The Intertemporal Consequences of Unauthorized Reproduction of Intellectual Property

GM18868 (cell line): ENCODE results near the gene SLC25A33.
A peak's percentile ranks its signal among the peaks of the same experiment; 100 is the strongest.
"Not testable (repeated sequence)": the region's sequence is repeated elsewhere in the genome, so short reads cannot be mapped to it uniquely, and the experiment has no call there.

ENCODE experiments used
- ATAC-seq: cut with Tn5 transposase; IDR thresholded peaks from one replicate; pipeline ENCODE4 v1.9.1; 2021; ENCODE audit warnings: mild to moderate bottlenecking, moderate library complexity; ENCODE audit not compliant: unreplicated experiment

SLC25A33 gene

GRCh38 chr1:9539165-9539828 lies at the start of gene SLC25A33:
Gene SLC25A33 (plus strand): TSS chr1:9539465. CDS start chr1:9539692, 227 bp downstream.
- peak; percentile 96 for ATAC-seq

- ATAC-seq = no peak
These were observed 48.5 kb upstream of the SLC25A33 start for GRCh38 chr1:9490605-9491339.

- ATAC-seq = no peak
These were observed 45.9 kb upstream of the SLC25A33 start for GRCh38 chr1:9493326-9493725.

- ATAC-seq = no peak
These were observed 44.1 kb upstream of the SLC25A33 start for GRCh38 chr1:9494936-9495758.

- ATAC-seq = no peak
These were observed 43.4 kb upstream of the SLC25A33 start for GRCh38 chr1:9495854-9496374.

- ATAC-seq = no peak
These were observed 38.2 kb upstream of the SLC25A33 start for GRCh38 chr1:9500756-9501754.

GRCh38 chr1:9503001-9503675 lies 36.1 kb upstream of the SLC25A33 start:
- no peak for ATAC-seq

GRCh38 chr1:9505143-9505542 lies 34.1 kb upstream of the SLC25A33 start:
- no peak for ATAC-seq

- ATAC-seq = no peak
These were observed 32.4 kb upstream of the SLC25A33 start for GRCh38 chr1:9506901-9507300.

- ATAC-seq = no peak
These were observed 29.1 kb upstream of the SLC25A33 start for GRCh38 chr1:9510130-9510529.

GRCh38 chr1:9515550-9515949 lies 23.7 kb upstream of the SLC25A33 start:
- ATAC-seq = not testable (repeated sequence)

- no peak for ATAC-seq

In an intertemporal framework, the harm to firms from unauthorized reproduction of their products may be significantly greater than that predicted by most static models; copying by some consumers reduces the appropriable surplus from all consumers--including those consumers lacking any propensity to copy. Somewhat paradoxically, however, the commitment value of copies may also imply that profits are higher with copying than without copying. It is therefore suggested that firms may prefer differential copyright enforcement and that the commitment value of copies may offer a strategic explanation for free giveaways of abridged versions of intellectual property and vertical product differentiation more generally. Copyright 1997 by the University of Chicago.
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